Friday, 6 April 2018

I'm in Touch with Torongos!

First I had a response from my Torongo DNA match - well, from his wife.  She said they don't have much info about his family, but his sister does - and it turns out that his sister is someone I was corresponding with on Ancestry five years ago about the possible Doyle-Torongo connection.  At that time, she was pretty sure about it, but I wasn't convinced, and for some reason I've forgotten, I dismissed the whole idea and stopped messaging her.  How rude.  Sorry about that.

So I contacted her again in hopes that she's turned over some new rocks in the last five years, and she soon responded and sent me an invitation to her tree.  She had already sussed out just about everything I found about Elizabeth Doyle, and more. 

I also nudged Mrs Torongo to put her husband's DNA on Gedmatch, where I might find connections with other Torongos, who aren't on Ancestry.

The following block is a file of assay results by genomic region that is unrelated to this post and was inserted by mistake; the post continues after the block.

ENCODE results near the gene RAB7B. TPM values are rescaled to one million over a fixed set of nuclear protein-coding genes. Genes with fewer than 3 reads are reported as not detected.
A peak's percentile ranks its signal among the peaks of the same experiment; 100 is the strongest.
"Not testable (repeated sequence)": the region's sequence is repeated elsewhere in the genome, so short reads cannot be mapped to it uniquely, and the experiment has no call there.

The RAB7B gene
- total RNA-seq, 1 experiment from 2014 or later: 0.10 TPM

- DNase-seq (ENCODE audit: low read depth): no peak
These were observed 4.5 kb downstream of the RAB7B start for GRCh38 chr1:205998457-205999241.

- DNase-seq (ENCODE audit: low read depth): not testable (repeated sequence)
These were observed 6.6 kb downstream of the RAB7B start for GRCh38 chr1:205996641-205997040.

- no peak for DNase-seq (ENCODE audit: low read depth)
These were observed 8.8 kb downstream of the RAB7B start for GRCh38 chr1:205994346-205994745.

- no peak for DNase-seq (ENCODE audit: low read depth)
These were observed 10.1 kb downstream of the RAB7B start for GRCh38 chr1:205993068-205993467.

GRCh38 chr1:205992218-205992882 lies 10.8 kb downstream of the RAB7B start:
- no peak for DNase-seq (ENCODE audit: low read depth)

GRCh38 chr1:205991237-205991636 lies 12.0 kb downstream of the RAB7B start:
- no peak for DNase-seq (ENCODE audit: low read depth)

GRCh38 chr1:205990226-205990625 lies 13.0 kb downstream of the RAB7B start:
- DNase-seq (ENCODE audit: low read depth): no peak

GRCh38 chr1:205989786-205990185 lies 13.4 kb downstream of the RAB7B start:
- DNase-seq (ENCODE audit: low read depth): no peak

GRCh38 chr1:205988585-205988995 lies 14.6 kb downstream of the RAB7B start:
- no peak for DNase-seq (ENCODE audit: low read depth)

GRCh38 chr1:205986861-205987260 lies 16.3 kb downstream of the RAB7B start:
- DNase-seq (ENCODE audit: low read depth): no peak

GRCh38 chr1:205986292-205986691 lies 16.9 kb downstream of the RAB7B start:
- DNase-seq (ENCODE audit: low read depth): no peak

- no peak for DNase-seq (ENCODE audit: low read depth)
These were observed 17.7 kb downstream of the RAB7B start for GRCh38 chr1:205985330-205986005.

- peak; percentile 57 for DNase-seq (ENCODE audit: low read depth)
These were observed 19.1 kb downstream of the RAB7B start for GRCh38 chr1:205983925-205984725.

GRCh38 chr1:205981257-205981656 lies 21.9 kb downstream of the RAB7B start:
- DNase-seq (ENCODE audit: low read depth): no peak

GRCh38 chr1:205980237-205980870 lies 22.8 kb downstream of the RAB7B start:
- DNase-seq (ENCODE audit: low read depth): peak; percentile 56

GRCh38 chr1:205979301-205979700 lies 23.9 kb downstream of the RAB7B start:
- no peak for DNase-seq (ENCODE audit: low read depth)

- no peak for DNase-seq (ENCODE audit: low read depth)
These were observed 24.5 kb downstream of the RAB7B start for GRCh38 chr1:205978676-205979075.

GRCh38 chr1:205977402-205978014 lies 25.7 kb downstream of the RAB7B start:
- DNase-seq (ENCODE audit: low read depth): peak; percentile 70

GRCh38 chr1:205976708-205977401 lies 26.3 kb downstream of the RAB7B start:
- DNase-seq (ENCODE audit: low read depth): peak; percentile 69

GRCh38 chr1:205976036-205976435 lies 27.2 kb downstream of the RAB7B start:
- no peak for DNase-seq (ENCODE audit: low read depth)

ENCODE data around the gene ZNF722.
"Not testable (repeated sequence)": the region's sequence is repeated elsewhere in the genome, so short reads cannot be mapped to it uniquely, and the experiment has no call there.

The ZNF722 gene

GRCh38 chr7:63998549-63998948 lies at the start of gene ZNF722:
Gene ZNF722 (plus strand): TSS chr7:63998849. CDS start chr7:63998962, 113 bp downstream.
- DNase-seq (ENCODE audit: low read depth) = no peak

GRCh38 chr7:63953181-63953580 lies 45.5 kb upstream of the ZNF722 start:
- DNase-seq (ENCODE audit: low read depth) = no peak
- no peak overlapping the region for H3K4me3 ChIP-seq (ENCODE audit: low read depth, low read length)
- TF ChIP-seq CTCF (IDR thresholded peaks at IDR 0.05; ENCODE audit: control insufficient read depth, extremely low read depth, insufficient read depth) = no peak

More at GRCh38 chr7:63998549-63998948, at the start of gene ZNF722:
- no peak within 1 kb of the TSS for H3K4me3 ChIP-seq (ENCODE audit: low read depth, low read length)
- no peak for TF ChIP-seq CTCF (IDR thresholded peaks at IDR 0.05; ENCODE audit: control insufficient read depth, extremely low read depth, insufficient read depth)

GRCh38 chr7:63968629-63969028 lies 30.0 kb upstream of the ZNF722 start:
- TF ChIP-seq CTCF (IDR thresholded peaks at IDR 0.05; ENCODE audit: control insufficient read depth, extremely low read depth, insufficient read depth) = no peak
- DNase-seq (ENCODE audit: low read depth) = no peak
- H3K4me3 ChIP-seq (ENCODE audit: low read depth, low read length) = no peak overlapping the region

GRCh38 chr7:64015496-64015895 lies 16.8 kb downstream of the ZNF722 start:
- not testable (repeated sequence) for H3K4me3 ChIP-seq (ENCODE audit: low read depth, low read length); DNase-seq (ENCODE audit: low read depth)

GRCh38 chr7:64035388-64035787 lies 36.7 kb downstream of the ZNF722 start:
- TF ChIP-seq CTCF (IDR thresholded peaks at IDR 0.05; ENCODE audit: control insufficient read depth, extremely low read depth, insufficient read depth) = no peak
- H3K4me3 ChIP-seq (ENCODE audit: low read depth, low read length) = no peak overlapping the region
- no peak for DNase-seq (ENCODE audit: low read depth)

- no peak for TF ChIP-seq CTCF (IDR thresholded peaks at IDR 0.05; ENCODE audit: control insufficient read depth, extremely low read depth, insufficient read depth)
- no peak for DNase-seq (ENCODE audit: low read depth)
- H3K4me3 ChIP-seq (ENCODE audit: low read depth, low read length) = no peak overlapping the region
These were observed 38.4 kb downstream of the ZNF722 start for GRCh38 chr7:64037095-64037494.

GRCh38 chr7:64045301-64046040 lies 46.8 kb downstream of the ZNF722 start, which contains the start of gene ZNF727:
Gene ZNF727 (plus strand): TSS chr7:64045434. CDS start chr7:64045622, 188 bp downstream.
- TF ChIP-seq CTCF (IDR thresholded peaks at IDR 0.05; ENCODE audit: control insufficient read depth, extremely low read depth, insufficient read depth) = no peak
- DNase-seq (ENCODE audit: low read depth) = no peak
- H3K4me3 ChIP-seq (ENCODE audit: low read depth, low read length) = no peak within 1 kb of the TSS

So where does this get me?

I'm 99% sure that the Elizabeth Doyle Torongo I've been chasing around really was my great-grandfather Isaac's sister.  So there is a point in looking at her descendants, to see if there's anyone there with the same surname as PM (but don't forget, I'm NOT obsessed with PM...)  And the Torongo tree I've just been given access to should be a big help with that.

But even if I don't find any likely connection to PM, I'm quite satisfied with having settled the Torongo-Doyle connection, and I enjoyed poking my nose into Elizabeth's life.  Genealogy has many rewards, big and small.

Tuesday, 3 April 2018

Getting Tangled and Drawing Diagrams